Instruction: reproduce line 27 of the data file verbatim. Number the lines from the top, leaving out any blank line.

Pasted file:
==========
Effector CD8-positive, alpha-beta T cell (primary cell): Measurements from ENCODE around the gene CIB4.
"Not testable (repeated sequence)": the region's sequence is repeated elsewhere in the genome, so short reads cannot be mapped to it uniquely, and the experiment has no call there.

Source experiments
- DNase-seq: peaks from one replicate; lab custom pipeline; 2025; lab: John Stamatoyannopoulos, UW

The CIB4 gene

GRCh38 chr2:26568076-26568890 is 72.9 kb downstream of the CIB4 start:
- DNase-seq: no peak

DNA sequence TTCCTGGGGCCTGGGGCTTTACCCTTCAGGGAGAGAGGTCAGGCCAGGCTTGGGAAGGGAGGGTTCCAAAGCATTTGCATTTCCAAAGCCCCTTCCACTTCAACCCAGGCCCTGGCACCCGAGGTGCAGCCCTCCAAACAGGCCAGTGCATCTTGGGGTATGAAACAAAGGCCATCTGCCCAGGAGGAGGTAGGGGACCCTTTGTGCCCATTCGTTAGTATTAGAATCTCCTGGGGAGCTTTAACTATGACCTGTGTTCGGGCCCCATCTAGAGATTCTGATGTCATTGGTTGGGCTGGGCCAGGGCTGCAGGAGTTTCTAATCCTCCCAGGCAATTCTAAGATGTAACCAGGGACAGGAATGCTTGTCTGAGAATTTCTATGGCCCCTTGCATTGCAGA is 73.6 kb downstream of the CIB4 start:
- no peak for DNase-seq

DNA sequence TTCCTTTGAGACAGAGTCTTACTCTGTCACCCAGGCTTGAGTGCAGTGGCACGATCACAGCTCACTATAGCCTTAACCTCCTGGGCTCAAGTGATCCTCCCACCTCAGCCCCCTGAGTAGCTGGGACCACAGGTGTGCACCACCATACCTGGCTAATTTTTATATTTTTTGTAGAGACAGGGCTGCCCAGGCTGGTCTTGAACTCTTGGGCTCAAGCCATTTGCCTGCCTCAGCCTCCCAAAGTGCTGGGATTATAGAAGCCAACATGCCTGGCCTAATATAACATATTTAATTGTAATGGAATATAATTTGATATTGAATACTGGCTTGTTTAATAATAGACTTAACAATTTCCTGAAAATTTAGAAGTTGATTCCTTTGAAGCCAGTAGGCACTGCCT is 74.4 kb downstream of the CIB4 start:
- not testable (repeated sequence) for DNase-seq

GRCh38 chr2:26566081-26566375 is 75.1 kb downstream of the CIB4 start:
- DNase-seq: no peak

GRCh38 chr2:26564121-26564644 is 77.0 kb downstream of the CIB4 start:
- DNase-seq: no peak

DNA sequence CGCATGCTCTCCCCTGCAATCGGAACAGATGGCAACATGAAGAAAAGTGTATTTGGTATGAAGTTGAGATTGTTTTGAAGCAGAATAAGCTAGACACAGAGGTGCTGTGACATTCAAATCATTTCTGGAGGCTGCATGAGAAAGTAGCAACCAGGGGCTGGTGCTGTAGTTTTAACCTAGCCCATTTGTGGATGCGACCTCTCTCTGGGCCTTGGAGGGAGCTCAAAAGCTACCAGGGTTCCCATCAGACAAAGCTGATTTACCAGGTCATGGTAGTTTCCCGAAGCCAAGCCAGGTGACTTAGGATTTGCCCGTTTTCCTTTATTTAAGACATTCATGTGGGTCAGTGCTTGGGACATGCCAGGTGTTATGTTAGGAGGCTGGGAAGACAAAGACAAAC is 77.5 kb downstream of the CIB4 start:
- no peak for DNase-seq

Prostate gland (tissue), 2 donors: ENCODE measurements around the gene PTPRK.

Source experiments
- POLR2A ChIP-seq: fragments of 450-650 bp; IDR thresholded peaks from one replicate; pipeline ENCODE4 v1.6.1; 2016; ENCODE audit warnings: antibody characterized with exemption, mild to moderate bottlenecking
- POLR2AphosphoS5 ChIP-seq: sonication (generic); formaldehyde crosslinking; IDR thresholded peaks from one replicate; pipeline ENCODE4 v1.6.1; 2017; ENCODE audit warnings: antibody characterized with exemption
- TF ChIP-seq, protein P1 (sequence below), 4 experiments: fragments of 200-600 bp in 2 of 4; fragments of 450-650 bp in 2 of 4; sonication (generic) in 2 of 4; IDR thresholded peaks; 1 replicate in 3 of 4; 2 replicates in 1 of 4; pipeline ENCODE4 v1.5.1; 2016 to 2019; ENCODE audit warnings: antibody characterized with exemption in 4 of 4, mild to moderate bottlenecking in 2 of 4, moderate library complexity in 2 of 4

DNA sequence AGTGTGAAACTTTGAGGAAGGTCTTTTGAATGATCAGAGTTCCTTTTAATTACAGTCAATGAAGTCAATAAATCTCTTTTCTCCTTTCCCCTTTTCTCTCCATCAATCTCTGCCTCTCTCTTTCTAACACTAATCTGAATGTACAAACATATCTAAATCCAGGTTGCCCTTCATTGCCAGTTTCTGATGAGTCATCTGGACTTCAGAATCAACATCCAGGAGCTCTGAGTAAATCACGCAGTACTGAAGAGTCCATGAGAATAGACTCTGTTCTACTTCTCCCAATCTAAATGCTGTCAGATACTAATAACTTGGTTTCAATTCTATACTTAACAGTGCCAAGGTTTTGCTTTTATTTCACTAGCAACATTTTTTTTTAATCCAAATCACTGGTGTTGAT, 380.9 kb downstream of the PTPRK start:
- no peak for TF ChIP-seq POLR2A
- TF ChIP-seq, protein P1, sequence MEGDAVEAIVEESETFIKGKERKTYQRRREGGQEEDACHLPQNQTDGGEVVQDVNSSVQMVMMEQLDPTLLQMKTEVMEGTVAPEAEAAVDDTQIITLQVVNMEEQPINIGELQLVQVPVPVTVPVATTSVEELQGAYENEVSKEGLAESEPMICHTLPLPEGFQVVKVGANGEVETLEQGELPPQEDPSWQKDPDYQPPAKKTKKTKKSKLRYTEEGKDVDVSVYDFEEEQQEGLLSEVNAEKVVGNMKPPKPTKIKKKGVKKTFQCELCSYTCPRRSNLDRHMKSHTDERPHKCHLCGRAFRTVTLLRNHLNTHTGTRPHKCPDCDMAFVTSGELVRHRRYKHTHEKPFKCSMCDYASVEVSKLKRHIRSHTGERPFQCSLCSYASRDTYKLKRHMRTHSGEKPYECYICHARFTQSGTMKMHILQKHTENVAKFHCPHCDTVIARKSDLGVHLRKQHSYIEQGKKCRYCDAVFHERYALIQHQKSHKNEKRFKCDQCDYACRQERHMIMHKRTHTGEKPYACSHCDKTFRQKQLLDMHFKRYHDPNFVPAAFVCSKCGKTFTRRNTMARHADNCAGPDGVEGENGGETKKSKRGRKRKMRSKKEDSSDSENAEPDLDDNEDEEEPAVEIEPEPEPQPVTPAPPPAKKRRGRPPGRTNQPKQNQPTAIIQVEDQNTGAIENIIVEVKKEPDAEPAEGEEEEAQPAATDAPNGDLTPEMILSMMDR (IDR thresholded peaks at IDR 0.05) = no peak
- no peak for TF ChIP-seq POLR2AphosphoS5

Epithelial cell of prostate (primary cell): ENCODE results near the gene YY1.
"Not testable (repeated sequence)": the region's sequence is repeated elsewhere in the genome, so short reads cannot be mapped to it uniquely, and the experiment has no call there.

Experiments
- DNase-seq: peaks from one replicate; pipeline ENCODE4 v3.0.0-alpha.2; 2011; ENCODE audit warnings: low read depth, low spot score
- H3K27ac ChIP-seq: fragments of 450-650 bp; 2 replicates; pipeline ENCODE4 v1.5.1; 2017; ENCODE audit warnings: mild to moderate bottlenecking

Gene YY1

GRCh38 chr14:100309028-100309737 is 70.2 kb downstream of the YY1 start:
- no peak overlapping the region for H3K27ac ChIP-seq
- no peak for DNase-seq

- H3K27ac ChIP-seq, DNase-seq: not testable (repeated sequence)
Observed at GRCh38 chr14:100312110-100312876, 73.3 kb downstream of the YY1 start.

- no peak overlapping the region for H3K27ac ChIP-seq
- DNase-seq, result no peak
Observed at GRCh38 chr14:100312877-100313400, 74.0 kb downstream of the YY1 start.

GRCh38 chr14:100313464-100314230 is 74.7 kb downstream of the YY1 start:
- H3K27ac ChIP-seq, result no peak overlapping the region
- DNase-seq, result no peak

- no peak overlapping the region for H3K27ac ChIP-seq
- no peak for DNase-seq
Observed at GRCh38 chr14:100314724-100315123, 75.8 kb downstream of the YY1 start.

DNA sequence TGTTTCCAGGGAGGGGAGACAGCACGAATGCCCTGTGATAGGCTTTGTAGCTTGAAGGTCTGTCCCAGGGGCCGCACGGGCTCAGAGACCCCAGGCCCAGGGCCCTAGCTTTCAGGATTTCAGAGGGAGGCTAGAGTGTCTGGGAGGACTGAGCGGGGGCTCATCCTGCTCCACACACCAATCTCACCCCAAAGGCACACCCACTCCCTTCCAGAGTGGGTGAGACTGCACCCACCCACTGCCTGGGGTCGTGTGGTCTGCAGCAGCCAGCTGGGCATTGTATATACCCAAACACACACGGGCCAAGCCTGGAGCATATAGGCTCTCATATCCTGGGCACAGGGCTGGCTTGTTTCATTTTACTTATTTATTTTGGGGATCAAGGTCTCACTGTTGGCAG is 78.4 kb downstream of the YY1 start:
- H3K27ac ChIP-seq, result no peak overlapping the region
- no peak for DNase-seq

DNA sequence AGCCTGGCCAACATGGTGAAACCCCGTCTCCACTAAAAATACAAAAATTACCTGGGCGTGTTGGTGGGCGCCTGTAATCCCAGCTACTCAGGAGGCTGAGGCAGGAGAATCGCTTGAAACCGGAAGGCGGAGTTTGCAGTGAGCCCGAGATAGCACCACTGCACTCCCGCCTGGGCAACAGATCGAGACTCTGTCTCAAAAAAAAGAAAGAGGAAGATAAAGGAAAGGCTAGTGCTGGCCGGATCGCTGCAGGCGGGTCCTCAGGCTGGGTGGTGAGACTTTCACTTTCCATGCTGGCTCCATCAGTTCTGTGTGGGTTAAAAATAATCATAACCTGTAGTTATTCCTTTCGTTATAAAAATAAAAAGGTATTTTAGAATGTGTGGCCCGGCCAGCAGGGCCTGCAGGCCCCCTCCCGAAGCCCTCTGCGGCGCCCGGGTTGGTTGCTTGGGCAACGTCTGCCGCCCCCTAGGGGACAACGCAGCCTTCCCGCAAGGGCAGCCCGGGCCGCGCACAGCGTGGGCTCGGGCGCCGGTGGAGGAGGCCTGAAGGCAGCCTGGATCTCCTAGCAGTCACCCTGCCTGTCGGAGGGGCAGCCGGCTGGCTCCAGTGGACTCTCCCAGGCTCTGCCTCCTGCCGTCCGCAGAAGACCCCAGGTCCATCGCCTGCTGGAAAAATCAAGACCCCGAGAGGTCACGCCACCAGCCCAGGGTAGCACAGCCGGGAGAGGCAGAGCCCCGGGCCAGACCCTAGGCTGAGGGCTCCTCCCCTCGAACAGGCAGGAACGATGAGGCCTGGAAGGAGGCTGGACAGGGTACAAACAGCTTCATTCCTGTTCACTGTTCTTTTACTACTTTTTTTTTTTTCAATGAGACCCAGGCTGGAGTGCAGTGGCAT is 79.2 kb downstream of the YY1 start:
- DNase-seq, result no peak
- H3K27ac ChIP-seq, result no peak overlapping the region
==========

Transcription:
Epithelial cell of prostate (primary cell): ENCODE results near the gene YY1.